Speaker: Prof. Basant Maheshwari
Over the last 50 years, groundwater use for irrigation has increased dramatically and was instrumental in India’s green revolution in the 1970s. As such, groundwater played a major role in making the country food sufficient and improving the livelihoods of over 260 million small-scale farmers. However, this remarkable achievement came at the cost of increased pressure on groundwater resources, and now the annual groundwater pumping in many areas of the country far exceeds the annual monsoonal recharge. As such, India has now become the world’s largest user of groundwater, and the groundwater levels have been dropping across the country. The top-down approach of the Government so far has failed to stop the ongoing decline in groundwater levels.
This webinar shares his experiences from the MARVI project, Managing Aquifer Recharge and Sustaining Groundwater Use through Village-level Intervention, particularly how villagers can be transformed into local groundwater champions through training and capacity building and empowering them to develop their solutions for groundwater sustainability. One of the significant achievements in this project was the development and implementation of the MyWell app to facilitate groundwater and rainfall data collections and visualization. The session will discuss how MyWell evolved and what the future holds for it to share data and make groundwater use and sharing decisions at the village level and also, how the village level MARVI approach can be out-scaled in other parts of India and beyond.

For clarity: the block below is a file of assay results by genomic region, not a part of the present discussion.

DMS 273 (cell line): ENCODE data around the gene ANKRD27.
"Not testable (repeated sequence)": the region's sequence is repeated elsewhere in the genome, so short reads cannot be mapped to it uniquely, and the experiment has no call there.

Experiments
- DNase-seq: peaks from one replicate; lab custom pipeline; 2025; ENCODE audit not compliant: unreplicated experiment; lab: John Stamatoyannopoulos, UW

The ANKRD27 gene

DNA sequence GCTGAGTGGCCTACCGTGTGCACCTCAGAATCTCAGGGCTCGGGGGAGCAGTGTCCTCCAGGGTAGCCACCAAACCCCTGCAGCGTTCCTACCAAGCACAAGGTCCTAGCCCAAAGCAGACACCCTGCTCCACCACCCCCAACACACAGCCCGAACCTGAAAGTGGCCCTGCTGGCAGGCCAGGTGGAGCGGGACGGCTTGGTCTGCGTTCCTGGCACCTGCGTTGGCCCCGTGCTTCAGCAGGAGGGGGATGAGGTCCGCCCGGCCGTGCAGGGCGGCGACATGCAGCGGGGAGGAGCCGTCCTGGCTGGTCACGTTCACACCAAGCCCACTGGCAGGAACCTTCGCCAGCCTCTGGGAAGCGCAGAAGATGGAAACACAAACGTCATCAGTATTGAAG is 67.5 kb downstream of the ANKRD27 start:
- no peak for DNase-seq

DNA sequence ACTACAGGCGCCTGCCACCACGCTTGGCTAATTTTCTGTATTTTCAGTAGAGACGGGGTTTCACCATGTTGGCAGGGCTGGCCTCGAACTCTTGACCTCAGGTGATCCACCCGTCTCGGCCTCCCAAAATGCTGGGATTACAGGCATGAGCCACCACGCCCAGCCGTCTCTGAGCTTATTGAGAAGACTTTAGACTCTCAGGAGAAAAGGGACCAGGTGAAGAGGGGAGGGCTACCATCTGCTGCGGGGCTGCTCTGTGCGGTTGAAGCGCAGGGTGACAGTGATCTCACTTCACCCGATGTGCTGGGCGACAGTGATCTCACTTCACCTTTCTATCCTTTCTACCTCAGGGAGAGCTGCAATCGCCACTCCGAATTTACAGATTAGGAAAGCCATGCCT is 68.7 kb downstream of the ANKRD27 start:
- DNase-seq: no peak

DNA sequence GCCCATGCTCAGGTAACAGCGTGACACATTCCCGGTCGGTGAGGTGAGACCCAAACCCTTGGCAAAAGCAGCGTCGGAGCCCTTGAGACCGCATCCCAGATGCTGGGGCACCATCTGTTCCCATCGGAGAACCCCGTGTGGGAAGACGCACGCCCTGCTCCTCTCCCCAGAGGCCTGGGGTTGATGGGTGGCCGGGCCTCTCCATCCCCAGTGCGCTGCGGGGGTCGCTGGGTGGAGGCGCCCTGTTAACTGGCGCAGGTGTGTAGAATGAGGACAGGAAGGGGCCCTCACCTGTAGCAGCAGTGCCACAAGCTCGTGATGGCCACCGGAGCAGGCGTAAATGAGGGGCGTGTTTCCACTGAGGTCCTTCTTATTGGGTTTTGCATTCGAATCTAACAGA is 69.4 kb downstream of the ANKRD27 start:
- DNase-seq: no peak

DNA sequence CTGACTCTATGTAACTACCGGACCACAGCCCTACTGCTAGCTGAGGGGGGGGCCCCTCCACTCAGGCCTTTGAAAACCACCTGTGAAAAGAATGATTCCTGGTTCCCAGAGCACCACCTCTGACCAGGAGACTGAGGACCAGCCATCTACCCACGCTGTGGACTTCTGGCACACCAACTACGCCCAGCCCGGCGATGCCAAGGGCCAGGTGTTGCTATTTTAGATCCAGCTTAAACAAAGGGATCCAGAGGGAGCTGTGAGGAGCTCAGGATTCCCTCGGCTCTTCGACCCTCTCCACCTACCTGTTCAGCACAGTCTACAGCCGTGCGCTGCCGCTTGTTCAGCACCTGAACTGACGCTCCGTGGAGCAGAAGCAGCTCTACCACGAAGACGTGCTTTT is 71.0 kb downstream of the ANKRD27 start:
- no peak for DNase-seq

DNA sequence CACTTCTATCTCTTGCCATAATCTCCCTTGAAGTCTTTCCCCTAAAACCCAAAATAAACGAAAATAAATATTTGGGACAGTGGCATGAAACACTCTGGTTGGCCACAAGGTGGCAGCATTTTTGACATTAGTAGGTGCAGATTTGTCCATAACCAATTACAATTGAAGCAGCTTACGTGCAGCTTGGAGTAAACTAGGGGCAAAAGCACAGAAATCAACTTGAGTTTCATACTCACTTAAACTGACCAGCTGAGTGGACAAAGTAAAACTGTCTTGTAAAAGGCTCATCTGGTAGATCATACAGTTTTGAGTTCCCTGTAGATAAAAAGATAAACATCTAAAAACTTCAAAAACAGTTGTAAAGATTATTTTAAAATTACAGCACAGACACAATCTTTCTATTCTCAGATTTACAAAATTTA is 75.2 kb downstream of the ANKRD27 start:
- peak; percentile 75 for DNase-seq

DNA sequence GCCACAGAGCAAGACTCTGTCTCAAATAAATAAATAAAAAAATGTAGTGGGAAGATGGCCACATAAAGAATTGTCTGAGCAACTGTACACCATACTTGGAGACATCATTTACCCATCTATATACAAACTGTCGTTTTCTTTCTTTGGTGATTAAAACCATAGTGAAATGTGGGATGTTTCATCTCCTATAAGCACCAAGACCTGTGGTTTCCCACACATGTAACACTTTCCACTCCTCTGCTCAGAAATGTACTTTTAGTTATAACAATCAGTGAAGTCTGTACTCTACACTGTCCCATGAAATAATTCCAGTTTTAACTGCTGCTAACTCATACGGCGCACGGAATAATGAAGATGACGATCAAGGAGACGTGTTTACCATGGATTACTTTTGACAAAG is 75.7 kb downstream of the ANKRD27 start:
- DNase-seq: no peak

Bio of Speaker:
Professor Basant Maheshwari is a professor in water, environment, and sustainability at Western Sydney University. He has over 30 years’ teaching, research, and outreach experience and his current research have a particular focus on water resources modeling; groundwater monitoring and management; urban water; river health; irrigation; water education, engagement, and capacity building; environmental sustainability; and water for livelihood and wellbeing.
He is passionate about understanding the social, economic, cultural, policy, and institutional aspects of water management, and engaging communities, governments, and other stakeholders to address local and regional water issues. His efforts have focussed on valuing the role of people and working with them for the change. Also, his work emphasizes that complex water and environmental problems require well designed simple solutions that will result in situation improvement and livelihood improvements.
During the last ten years, Professor Maheshwari’s work has involved a trans-disciplinary approach to water research and led a project called, MARVI, related to groundwater management, www.marvi.org.in in Rajasthan and Gujarat. The project is focussed on understanding how groundwater, farmers, and other stakeholders in watershed interact and influence water security at the village level. His research examined the implications of social, economic, cultural, policy, and institutional aspects of groundwater management. The work from the MARVI led to the signing of the MOU with Jal Shakti Ministry in 2019 and the MARVI approach is now being outscored in other states of India.
Professor Maheshwari has more than 240 publications to his name, including over 110 articles in peer-reviewed, international journals, and led several major externally funded research projects Australia, Asia, and Africa.